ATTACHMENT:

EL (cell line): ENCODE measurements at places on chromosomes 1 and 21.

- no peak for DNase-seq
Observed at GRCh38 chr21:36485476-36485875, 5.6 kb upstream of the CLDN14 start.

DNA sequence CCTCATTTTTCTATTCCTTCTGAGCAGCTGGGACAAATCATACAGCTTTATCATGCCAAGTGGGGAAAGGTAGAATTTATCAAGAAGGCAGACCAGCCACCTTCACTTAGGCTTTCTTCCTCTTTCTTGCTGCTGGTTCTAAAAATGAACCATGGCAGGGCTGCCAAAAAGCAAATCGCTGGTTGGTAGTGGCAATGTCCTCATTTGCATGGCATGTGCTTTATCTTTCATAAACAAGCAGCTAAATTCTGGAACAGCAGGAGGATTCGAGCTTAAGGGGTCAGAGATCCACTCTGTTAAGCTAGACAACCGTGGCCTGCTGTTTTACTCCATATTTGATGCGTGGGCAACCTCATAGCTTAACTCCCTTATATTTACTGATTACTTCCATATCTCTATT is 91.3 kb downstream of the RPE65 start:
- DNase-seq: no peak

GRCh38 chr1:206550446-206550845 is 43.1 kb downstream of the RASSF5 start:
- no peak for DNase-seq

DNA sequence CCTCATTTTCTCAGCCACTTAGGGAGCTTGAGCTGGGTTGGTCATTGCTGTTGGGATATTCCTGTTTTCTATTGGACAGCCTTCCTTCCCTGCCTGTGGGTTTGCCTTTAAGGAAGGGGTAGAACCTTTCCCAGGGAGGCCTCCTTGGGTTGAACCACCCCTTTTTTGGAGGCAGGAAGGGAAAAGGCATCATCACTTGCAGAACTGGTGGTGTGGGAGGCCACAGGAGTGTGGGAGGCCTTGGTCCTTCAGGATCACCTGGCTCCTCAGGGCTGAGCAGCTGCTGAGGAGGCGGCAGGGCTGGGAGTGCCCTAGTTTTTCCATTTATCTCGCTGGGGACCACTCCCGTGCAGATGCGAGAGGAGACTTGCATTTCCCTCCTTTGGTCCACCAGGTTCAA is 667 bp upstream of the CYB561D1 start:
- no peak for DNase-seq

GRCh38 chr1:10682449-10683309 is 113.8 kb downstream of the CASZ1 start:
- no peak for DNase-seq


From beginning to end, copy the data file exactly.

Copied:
EL (cell line): ENCODE measurements at places on chromosomes 1 and 21.

- no peak for DNase-seq
Observed at GRCh38 chr21:36485476-36485875, 5.6 kb upstream of the CLDN14 start.

DNA sequence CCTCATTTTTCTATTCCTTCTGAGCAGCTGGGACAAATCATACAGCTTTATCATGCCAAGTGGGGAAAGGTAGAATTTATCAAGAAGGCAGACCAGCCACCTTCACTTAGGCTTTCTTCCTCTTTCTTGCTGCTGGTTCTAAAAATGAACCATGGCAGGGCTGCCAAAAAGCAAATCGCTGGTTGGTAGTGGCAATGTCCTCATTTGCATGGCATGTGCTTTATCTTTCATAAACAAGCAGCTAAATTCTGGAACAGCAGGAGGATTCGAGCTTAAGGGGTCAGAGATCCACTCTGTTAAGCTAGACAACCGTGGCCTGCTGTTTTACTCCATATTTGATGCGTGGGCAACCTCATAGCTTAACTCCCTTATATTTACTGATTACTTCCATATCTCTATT is 91.3 kb downstream of the RPE65 start:
- DNase-seq: no peak

GRCh38 chr1:206550446-206550845 is 43.1 kb downstream of the RASSF5 start:
- no peak for DNase-seq

DNA sequence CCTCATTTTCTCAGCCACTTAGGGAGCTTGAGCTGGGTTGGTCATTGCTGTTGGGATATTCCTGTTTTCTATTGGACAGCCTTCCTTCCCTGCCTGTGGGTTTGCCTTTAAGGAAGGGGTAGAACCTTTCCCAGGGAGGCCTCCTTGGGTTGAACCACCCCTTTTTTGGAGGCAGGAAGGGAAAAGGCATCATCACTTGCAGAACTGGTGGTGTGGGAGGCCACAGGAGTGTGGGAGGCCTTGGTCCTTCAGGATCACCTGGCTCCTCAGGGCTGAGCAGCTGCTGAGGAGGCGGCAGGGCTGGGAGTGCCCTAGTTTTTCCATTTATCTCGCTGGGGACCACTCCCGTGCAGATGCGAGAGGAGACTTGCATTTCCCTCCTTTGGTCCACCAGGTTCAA is 667 bp upstream of the CYB561D1 start:
- no peak for DNase-seq

GRCh38 chr1:10682449-10683309 is 113.8 kb downstream of the CASZ1 start:
- no peak for DNase-seq